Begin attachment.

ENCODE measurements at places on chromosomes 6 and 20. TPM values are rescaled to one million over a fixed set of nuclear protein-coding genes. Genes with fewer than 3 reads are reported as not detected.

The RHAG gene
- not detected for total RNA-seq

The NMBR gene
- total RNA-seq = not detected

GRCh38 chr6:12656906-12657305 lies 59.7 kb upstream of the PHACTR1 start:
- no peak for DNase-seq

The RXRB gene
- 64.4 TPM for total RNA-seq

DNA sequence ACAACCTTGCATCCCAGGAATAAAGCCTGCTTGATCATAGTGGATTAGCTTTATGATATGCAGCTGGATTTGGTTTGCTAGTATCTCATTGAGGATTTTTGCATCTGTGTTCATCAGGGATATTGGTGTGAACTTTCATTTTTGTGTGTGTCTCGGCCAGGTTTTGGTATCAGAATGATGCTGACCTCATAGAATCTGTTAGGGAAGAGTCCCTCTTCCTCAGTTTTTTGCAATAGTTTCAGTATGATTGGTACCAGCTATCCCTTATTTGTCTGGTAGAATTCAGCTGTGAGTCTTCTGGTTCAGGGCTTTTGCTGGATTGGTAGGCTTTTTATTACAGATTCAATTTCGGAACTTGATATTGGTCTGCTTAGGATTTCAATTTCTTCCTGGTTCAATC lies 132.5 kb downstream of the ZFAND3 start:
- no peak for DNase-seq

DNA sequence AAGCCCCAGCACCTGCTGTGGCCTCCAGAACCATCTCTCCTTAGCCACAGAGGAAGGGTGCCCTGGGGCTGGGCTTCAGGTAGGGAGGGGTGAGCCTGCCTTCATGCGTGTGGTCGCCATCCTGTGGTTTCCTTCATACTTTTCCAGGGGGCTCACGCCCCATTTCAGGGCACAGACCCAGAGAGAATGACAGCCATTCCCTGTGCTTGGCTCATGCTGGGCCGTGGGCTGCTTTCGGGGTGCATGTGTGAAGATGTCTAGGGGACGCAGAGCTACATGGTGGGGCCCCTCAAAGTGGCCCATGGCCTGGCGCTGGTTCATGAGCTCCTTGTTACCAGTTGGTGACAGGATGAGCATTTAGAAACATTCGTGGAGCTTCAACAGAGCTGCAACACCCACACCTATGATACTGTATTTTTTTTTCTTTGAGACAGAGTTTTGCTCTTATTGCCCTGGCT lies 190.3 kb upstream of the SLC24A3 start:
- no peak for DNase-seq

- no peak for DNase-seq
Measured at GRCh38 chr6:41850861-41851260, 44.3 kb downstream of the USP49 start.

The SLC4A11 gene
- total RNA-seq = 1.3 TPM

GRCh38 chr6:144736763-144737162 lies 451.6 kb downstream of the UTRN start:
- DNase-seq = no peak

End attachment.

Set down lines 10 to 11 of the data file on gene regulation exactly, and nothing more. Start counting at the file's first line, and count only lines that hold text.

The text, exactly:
DNA sequence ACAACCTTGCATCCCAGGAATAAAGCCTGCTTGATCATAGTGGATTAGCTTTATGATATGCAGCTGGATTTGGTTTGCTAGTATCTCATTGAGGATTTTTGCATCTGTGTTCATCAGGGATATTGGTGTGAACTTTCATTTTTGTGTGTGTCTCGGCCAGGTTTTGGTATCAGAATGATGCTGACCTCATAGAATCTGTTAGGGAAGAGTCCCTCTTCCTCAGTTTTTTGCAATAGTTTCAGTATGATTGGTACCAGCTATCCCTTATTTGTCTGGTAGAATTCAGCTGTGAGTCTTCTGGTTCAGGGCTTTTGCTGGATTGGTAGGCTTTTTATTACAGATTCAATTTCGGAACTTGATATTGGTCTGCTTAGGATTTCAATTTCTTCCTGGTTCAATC lies 132.5 kb downstream of the ZFAND3 start:
- no peak for DNase-seq